Salem; Treadwell, New Fairfield;
Morse, Woodstock-; Leach, Plymouth;
Hale, Portland.
Constitutional Amendments (House)
Hickey, East Hartford; Watkins,
Norwalk; Hooker (Mrs), Hartford;
Palombo, Waterbury; Schofield, Nau
gatuck; Skilton. Morris; Butler, Rox
bury; Lewis. Chester; Hodge, East
Hampton; Fillow, Danbury; Dennis,
Stafford.
MACHINISTS ASK
(Continued from First Page.)
earnings, are assigning their repair
work on locomotives and freight cars
to private companies which they are
diligently fostering as heavy money
makers. Since the public ultimately
pays the bill for the transportation in
dustry, he points out, this practice means
that the public is being looted so that
profitable returns may be realized for
certain equipment companies which are
controlled by the same financial inter
ests which control the railroads.
The cost of locomotive repair work
when done in these outside shops, the
petition recites, costs the railroads on
an average of four times as much as ti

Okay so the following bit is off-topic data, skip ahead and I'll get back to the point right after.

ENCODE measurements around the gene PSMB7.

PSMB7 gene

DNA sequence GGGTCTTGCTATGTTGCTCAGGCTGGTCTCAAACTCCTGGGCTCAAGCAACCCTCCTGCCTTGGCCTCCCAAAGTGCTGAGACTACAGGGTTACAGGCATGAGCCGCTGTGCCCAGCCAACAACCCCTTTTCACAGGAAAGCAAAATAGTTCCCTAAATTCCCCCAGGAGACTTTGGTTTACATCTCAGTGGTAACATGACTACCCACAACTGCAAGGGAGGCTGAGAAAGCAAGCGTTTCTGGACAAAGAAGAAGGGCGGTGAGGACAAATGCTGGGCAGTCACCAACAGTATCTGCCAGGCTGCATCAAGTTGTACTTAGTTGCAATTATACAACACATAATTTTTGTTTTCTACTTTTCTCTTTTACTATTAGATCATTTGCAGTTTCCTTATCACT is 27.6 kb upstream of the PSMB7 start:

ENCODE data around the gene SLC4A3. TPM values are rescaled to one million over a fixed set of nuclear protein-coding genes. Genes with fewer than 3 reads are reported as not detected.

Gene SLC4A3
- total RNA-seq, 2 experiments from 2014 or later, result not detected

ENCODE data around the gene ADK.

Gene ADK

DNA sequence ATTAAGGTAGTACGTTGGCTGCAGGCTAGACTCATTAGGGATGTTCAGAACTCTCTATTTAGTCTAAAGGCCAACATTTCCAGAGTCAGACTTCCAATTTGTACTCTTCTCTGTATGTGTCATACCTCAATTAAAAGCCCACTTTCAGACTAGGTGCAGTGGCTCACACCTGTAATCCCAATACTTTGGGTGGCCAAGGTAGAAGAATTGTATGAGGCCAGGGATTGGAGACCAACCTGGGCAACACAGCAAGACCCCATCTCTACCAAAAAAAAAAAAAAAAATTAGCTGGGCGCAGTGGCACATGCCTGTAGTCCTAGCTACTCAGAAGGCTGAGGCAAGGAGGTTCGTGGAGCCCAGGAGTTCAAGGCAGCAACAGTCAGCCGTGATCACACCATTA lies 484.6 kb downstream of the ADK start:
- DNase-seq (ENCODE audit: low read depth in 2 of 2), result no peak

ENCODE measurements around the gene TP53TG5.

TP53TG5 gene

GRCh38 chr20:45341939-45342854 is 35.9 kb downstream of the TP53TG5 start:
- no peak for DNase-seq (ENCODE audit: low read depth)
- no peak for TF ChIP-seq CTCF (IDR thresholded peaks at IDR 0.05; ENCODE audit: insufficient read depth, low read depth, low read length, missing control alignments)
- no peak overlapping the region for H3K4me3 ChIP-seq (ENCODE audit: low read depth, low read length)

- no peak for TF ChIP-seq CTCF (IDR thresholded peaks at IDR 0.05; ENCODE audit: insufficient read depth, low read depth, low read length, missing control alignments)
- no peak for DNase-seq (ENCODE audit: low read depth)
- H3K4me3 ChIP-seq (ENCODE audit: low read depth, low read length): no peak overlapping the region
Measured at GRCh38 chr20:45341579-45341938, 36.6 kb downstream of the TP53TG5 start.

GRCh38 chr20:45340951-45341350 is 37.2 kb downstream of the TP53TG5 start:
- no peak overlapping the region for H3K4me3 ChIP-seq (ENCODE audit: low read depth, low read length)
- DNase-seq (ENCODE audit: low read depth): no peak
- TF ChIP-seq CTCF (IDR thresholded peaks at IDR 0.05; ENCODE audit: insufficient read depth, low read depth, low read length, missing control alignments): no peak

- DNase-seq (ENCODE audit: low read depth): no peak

costs in their own shops. Repair work
on locomotives, which under ordinary
circumstances could be done in railroad
shops at a cost of from four to five
thousand dollars, amounts to approxi
mately twenty thousand when done by
these private concerns. Since locomo
tive work of the entire transportation
system of the country amounts annual
ly to between $500,000,000 and $600,
000,000, the effect would be to burden
the general public with an excess and
unwarranted charge of at least half a
billion dollars a year.
The same condition, it is alleged, ex
ists with respect to freight car repair
work. More than $50,000,000 freight
cars of various types already have been
assigned for repair. The excess paid
by the railroads for the repair of these
cars by private companies amounts at
least to $600 a car. If the Class 1
carriers aione would have their repairs
done by outside companies on this basis